“This book is to be neither an accusation nor a confession, and least of all an adventure, for death is not an adventure to those who stand face to face with it. It will try simply to tell of a generation of men who, even though they may have escaped the shells, were destroyed by the war.” This is the opening quote to one of the most influential novels ever published, “All Quiet on the Western Front.”
Written by Erich Maria Remarque, a German veteran of World War I, and published in novel form in 1929, “All Quiet on the Western Front” follows Paul Bäumer and his schoolmates as they join the German army shortly after the start of World War I.
The novel starts off introducing the majority of the characters we’ll follow as they get extra food rations because half of their company didn’t return from battle. Everything begins to spiral downwards after this point and doesn’t stop until the plot crashes down on the very last page.
Published at a time when people were called cowards for not joining the army, “All Quiet on the Western Front” was highly controversial in Germany. The crude humor and scenes where sex is implied also contributes to its controversial status.
This novel and it’s sequel “The Road Back” were banned in Nazi Germany and burned, yet it still managed to sell 2.5 million copies in 22 languages during its first 18 months in print.
The first time I read “All Quiet on the Western Front” was during my fourth and final year of German in high school where I read the English version translated by A. W. Wheen. After finishing the novel in English, I took on the challenge of reading it in German, published under the original title “Im Westen nichts Neues” which literally translates as “In the West nothing New.”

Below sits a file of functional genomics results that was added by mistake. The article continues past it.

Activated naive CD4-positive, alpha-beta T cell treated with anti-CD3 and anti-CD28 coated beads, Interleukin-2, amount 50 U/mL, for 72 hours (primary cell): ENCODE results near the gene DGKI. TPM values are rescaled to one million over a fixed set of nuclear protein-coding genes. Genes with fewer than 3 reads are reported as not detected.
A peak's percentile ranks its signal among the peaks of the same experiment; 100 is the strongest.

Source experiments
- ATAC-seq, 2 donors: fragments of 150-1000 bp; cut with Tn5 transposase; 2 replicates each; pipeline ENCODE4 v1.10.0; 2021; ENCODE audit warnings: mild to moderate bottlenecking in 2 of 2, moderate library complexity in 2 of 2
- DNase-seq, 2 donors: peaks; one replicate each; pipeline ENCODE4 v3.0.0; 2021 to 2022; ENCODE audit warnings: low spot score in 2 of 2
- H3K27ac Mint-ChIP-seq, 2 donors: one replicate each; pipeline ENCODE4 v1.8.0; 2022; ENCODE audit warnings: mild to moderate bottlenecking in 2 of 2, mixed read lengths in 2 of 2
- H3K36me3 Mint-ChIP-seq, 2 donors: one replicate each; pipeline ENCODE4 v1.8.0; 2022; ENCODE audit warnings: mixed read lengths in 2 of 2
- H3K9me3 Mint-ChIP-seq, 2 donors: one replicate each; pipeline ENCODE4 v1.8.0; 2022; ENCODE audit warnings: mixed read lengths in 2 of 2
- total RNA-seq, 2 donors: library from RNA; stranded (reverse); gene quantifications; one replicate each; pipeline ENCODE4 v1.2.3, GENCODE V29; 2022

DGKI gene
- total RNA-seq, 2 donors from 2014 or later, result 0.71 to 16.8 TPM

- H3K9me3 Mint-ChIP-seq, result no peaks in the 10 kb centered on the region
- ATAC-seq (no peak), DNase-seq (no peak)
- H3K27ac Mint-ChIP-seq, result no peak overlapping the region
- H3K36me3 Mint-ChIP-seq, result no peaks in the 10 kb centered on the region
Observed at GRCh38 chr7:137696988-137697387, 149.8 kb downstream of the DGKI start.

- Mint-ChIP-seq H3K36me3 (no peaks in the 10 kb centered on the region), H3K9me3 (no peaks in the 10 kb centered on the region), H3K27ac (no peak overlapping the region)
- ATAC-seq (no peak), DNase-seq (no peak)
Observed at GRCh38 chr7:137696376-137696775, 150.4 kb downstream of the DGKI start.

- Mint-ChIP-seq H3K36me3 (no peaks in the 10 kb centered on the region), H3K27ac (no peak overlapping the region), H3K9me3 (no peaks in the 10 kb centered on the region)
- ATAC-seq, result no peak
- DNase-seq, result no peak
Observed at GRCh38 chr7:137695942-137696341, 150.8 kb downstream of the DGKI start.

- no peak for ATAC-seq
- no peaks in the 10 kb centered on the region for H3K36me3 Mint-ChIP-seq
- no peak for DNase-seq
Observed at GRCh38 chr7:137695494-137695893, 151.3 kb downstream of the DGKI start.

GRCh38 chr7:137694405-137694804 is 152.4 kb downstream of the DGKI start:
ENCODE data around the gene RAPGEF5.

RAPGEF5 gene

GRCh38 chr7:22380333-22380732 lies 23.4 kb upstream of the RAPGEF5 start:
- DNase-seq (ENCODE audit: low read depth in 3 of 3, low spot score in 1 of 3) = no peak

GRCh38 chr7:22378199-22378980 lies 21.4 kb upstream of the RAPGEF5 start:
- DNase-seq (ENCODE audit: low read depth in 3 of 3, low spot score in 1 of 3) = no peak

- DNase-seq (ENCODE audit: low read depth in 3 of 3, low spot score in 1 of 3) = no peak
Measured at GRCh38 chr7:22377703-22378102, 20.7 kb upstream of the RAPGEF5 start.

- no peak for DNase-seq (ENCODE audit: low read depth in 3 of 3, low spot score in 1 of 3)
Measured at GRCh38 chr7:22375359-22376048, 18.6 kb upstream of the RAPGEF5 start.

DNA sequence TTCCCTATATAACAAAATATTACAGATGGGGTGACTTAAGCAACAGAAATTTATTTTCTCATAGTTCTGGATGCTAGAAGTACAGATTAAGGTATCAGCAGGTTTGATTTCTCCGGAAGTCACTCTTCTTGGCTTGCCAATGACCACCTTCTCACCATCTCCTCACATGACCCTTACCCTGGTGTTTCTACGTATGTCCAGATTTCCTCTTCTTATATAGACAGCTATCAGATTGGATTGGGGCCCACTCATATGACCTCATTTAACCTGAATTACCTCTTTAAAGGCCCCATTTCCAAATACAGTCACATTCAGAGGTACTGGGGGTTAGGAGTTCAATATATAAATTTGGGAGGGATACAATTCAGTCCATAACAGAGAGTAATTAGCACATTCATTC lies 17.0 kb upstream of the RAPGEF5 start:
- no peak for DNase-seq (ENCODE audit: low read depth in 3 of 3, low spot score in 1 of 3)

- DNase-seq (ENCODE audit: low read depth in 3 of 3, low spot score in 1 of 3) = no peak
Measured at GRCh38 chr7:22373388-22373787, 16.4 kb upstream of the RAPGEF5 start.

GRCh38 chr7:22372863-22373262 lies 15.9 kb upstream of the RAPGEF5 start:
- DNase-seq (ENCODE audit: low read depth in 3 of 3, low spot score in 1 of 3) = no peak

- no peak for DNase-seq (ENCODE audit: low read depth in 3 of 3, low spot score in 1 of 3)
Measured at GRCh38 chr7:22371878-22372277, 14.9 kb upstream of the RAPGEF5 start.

“All Quiet on the Western Front” is a novel that challenges how people think, especially during times of war. The most heart-wrenching scene I’ve ever had the pleasure to read occurs later in the novel when Paul attacks a French soldier in the trenches. As the soldier is slowly dying, Paul tries to help the soldier by giving him water, calling the soldier ‘comrade’. Paul even talks to the soldier about how pointless the war is, how they’re both fighting for what they believe to be right and how they could have been friends if the war never started.
I will not spoil the ending for anyone who hasn’t read it, as it is one of the most powerful endings to a book I’ve ever read and it is bittersweet at best. This is one of two books where I have genuinely cried while reading it and after finishing it.
“All Quiet on the Western Front” is the novel that continues to inspire my own fictitious work in the dystopian-war genre and was the first novel I read in the genre. This novel taught me that war is neither glorious or heroic. War is death, fear, despair and above all else, Hell.
“All Quiet on the Western Front” has been hailed by multiple countries for tackling the subject of war. From Germany, “The Greatest war book that has yet been written” – Redakteur Stohr. From France: “It should be distributed by the millions and read in every school” – Le Monde. From Sweden: “It is a great document. A powerful work of art. All other books about the war become small and insignificant by comparison” – Albert Engstrom, the Swedish Academy in Sondags Nisse.
Everyone needs to read this book at least once. Read it, listen to it on Audiobooks, all I ask is that everyone hear the story of Paul, Tjaden and Katczinsky and their constant struggle to stay alive. “All Quiet on the Western Front” may be fiction, but it’s lessons are not.